Rasmussen’s Guide To The Political Class

Scott Rasmussen is to polling what Rush Limbaugh is to objective reporting. That is to say he has no scruples other than to serve up a pre-mashed helping of right-wing propaganda. Whenever the Democratic agenda gains favor, or Obama’s popularity is rising, you can count on Rasmussen to deliver a survey that reports precisely the opposite. For this reason, he is a frequent guest on Fox News. They surely appreciate that when he walks into the studio he brings with him a version of reality that conveniently skews to their prejudices.

Now Rasmussen has introduced an innovative new index that tracks the variances between what he calls the Mainstream public and the Political Elite. In a recent example of this breakthrough, he reports that the Tax Day Tea Parties were viewed favorably by 51% of “Americans” but only 13% of the Political Class shared that view.

So you may be wondering how Rasmussen determines who is an Elitist and who is a Mainstream American. He does this by conducting a comprehensive psychological regimen of inquiry to create a detailed profile of a respondent’s subjective tendencies. I am including here the questions that make up his comprehensive study – all three of them:

  • Generally speaking, when it comes to important national issues, whose judgment do you trust more – the American people or America’s political leaders?
  • Some people believe that the federal government has become a special interest group that looks out primarily for its own interests. Has the federal government become a special interest group?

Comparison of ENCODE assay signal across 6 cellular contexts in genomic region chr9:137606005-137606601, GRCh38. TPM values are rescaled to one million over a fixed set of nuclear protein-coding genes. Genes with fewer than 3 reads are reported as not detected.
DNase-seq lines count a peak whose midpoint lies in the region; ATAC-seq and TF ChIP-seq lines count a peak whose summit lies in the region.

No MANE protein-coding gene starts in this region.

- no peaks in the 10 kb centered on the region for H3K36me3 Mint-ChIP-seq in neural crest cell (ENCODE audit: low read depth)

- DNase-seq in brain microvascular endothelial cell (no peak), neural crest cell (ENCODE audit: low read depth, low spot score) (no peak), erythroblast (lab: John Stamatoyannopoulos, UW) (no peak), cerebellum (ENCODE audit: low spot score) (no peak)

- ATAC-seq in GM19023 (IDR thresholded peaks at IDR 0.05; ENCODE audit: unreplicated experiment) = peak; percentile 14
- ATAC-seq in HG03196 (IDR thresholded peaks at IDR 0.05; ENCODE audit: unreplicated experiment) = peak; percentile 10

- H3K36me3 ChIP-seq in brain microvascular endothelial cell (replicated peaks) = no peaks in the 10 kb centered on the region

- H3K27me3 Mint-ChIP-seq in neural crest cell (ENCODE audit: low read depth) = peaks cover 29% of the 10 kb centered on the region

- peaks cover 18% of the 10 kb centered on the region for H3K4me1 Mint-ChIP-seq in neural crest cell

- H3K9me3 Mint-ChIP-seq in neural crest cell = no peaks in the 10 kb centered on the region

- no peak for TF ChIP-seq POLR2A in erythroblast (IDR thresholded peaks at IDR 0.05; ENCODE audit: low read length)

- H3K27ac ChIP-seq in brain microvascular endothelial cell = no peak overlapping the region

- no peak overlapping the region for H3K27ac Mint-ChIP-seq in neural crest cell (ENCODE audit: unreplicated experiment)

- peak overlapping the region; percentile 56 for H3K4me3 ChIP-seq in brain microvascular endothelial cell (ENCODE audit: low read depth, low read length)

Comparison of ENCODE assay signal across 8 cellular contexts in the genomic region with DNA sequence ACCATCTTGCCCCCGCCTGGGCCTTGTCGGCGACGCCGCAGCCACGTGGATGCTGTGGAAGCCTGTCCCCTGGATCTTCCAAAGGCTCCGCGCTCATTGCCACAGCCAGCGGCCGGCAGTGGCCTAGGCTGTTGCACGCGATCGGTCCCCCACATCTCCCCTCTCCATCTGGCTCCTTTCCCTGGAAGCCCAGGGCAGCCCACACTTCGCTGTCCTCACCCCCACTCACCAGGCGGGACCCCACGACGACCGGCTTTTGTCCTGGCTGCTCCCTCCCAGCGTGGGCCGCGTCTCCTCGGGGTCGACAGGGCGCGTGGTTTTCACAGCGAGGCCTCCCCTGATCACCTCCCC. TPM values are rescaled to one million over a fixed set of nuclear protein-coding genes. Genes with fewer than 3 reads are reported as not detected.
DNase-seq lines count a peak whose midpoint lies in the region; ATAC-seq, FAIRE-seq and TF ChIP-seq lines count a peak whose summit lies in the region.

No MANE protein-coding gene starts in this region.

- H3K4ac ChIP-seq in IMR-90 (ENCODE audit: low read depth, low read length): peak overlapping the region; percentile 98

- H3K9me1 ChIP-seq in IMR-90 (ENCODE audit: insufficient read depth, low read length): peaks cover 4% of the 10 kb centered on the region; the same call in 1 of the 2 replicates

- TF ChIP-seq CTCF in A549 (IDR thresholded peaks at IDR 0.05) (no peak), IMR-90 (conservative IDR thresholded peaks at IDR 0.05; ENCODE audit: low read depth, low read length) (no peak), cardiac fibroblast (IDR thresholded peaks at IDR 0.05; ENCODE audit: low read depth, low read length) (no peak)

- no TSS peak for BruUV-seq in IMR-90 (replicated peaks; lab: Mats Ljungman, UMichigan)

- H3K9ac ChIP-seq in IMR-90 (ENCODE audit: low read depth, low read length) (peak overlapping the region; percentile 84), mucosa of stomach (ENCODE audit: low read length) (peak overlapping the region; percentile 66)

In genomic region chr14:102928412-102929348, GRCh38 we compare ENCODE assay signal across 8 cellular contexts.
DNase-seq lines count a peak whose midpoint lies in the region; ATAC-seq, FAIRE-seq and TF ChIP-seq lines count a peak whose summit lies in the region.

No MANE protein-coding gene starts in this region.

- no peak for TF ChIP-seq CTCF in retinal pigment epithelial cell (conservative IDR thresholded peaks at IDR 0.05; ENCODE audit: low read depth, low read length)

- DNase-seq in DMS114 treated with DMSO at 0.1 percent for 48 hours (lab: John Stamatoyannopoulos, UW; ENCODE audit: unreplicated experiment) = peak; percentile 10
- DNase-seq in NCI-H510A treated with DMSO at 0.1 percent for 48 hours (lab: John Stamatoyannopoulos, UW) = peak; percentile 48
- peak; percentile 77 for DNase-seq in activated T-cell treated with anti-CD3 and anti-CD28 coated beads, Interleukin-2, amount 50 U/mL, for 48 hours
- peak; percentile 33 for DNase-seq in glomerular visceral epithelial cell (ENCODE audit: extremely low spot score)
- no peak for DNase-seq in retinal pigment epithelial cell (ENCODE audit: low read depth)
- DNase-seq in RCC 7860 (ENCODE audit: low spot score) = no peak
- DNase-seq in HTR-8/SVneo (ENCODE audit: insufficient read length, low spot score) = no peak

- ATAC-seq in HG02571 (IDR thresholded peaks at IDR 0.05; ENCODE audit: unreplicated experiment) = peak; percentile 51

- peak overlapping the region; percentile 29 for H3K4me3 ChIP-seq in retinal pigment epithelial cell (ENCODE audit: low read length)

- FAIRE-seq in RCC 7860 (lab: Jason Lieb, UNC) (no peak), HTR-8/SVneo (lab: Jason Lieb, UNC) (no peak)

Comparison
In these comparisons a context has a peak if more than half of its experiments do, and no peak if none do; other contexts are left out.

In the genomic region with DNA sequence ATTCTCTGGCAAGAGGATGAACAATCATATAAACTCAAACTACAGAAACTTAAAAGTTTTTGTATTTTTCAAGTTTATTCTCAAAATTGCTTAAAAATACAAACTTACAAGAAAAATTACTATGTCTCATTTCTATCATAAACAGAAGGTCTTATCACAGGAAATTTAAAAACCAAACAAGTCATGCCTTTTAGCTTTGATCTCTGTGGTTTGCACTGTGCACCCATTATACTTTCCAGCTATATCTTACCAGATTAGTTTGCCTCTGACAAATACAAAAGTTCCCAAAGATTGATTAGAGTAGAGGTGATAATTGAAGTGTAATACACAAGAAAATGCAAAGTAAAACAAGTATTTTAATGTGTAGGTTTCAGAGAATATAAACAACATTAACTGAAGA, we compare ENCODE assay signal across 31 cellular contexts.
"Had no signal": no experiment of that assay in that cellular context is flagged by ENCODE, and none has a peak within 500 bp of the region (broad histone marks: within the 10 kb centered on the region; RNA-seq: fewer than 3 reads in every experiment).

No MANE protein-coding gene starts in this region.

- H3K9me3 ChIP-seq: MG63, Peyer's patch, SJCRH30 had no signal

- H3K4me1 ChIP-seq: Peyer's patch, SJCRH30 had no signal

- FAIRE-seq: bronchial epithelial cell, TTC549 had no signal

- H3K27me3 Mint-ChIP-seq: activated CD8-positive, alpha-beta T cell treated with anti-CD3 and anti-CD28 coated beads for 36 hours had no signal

• Do government and big business often work together in ways that hurt consumers and investors?

Answer two of more of those questions affirmatively and you are a Mainstream American. Answer two or more in the negative and you are a Political Elitist. What could be simpler? Or more simple minded?

The good news is that, despite the fact that I am one of the most politically oriented people you could ever hope to meet, according to Rasmussen I am a Mainstream American. I would answer both the second and third questions with a firm “aye.” As for the first question, I do not so much disagree with it as I am confused by it. I don’t know how to compare the judgment of America’s political leaders to that of the American people. Is there an authority to whom I can refer to ascertain the American people’s judgment on any issue? And aren’t America’s political leaders a reflection of the people’s judgment? No matter – I am still squarely Mainstream as measured by Rasmussen’s index.